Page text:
The Social Contract

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Cosimo, Inc., Jan 1, 2008 - Philosophy - 144 pages
2 Reviews
Wise men, if they try to speak their language to the common herd instead of its own, cannot possibly make themselves understood. There are a thousand kinds of ideas which it is impossible to translate into popular language. Conceptions that are too general and objects that are too remote are equally out of its range: each individual, having no taste for any other plan of government than that which suits his particular interest, finds it difficult to realize the advantages he might hope to draw from the continual privations good laws impose. -from VII: "The Legislator" How does human nature impact politics and government? What is the "social contract," and what are our obligations to it? Is the "general will" infallible? What are the limits of sovereign power? What are the marks of "good government"? What constitutes the death of the body politic? How can we check the usurpations of government? Swiss philosopher JEAN-JACQUES ROUSSEAU (1712-1778) was a dramatic influence on the French revolution, 19th-century communism, the American Founding Fathers, and much modern political thought, primarily through this 1762 work, his most influential. Here, he explores concepts of civil society, human sovereignty, and effective government that continue to be debated-and not yet settled-in the 21st century. A classic of modern thought, this is required reading for anyone wishing to be considered well educated.
 

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Review: The Social Contract

User Review  - Erica Basco - Goodreads

Supposed to be a classic, but to be honest bored me, and when I wasn't bored, I was offended with the sexism within. Read full review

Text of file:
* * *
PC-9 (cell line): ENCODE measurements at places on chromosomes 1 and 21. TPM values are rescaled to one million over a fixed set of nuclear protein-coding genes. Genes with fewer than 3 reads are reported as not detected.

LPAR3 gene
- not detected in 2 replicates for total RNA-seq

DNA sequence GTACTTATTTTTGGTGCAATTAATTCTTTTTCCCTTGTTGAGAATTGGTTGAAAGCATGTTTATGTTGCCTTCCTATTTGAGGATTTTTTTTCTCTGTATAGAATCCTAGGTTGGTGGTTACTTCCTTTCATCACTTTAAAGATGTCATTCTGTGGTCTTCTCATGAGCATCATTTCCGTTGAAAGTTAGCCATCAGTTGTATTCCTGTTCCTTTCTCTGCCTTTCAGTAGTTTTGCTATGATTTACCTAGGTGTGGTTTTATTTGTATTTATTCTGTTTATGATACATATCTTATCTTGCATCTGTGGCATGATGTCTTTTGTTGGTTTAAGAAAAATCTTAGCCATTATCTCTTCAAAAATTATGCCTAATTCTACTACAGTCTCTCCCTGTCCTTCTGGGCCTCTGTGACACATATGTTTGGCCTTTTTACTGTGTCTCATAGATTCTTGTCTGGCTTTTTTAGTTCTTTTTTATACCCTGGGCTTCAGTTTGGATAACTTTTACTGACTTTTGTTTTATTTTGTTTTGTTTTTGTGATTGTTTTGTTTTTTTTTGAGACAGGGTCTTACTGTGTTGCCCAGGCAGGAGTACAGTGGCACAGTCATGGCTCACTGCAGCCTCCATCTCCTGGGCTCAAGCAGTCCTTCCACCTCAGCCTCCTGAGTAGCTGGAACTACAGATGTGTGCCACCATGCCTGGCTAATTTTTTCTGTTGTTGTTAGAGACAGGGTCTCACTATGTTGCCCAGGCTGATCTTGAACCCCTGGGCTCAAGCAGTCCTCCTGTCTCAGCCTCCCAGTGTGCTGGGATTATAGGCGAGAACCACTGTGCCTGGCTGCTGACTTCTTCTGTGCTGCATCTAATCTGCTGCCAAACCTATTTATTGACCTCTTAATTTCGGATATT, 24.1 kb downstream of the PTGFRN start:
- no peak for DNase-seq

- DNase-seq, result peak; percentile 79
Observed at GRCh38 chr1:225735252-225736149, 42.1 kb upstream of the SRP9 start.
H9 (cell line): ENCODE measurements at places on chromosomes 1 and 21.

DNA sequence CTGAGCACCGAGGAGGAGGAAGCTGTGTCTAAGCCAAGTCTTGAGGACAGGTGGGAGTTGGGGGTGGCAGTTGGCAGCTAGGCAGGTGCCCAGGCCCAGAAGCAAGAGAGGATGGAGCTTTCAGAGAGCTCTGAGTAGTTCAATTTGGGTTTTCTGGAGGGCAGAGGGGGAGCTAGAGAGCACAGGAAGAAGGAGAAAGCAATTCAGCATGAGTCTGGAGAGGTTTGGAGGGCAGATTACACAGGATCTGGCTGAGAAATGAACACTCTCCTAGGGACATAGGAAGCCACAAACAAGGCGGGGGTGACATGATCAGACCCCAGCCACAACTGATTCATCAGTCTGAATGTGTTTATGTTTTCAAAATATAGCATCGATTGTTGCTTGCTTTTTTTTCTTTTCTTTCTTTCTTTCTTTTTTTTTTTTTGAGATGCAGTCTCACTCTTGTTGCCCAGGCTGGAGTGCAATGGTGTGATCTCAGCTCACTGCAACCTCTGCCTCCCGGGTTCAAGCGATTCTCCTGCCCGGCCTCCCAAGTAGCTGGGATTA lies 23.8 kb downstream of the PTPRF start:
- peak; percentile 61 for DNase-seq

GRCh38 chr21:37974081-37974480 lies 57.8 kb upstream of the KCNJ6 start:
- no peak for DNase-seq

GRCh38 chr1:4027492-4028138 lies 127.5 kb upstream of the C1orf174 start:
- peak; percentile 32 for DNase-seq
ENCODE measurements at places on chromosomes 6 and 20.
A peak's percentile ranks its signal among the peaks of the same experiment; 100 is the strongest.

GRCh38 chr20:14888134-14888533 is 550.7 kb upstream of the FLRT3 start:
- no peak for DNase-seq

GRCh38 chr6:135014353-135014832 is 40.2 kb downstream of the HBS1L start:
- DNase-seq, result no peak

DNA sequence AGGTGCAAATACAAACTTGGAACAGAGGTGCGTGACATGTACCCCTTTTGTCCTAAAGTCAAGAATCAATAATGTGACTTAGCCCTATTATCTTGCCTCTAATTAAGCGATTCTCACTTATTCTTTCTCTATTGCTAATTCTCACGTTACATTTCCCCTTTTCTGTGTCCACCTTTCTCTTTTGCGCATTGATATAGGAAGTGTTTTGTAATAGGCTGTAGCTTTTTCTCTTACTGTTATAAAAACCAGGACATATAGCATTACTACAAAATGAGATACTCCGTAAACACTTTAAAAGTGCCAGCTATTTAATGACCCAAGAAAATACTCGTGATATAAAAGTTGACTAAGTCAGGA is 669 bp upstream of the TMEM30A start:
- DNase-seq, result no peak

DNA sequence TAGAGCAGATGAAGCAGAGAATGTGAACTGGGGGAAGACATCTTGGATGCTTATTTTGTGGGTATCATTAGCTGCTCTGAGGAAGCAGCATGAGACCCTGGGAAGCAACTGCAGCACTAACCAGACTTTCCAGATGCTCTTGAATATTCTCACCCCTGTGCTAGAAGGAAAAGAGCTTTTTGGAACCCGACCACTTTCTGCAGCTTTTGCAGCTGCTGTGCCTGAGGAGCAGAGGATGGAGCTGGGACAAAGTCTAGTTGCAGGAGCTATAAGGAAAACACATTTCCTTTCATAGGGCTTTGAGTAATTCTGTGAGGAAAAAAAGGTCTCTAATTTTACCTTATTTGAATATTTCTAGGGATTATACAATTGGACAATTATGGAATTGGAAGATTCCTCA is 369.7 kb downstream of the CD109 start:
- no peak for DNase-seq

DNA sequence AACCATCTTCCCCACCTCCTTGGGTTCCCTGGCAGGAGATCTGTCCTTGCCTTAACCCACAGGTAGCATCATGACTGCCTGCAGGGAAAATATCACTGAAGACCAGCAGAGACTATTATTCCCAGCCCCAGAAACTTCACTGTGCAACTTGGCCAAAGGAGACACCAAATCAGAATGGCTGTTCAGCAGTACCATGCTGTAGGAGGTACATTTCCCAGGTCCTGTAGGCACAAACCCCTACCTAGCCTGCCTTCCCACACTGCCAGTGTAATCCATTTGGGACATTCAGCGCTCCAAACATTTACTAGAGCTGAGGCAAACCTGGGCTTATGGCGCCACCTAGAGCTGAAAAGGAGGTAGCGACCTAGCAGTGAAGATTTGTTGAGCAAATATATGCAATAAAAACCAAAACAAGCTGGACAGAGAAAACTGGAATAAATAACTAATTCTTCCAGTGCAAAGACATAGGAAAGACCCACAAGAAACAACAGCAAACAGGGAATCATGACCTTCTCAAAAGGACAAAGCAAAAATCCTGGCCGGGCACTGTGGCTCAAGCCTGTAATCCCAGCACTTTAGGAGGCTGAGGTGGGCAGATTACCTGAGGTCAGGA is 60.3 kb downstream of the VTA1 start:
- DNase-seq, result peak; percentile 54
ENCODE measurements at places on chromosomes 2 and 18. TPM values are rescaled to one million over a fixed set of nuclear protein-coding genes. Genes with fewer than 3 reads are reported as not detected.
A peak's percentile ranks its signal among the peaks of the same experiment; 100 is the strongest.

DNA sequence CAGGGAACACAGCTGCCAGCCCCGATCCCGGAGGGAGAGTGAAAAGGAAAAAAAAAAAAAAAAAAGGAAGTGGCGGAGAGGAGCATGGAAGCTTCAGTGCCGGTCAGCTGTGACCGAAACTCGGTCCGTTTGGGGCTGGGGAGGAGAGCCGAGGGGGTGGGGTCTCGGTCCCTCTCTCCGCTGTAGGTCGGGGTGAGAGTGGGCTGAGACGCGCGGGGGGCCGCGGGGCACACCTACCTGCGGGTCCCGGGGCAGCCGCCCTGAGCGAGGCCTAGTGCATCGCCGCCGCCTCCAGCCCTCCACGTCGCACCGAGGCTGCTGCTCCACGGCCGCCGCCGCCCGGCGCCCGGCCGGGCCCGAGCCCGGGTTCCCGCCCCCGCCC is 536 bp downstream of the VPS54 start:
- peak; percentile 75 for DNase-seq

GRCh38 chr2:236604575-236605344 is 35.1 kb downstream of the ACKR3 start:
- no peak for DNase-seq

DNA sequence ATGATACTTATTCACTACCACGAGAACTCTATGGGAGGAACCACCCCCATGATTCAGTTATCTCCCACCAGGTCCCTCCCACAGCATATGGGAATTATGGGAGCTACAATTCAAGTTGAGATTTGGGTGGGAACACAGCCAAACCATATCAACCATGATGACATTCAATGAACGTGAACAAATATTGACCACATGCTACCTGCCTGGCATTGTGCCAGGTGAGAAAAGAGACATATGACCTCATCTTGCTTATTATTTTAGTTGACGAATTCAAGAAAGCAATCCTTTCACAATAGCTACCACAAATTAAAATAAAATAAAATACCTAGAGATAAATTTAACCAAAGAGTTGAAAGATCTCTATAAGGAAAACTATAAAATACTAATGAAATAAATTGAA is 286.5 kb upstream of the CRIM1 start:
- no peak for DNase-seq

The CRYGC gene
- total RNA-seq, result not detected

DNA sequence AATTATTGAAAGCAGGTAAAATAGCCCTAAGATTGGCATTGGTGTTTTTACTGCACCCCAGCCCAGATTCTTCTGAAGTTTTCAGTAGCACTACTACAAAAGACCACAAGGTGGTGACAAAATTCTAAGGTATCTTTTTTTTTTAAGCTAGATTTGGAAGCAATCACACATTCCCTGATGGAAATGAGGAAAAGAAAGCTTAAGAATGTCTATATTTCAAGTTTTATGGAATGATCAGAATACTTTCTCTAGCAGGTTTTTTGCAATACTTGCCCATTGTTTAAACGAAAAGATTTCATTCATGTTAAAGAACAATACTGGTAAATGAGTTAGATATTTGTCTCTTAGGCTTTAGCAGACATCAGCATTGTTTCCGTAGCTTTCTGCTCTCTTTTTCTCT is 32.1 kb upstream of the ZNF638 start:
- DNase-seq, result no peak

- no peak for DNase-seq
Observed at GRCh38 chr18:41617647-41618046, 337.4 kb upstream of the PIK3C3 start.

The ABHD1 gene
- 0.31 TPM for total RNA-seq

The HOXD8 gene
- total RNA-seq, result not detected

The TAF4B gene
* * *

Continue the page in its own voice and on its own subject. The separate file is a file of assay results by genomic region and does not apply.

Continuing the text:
Review: The Social Contract

User Review  - Logan - Goodreads

I thought the most interesting parts were when he said that there is not one form of government that is suitable for all countries, so some countries would be better under a monarch than a democracy ... Read full review

Contents

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Copyright

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About the author (2008)

Jean Jacques Rousseau was a Swiss philosopher and political theorist who lived much of his life in France. Many reference books describe him as French, but he generally added "Citizen of Geneva" whenever he signed his name. He presented his theory of education in Emile (1762), a novel, the first book to link the educational process to a scientific understanding of children; Rousseau is thus regarded as the precursor, if not the founder, of child psychology. "The greatest good is not authority, but liberty," he wrote, and in The Social Contract (1762) Rousseau moved from a study of the individual to an analysis of the relationship of the individual to the state: "The art of politics consists of making each citizen extremely dependent upon the polis in order to free him from dependence upon other citizens." This doctrine of sovereignty, the absolute supremacy of the state over its members, has led many to accuse Rousseau of opening the doors to despotism, collectivism, and totalitarianism. Others say that this is the opposite of Rousseau's intent, that the surrender of rights is only apparent, and that in the end individuals retain the rights that they appear to have given up. In effect, these Rousseau supporters say, the social contract is designed to secure or to restore to individuals in the state of civilization the equivalent of the rights they enjoyed in the state of nature. Rousseau was a passionate man who lived in passionate times, and he still stirs passion in those who write about him today.

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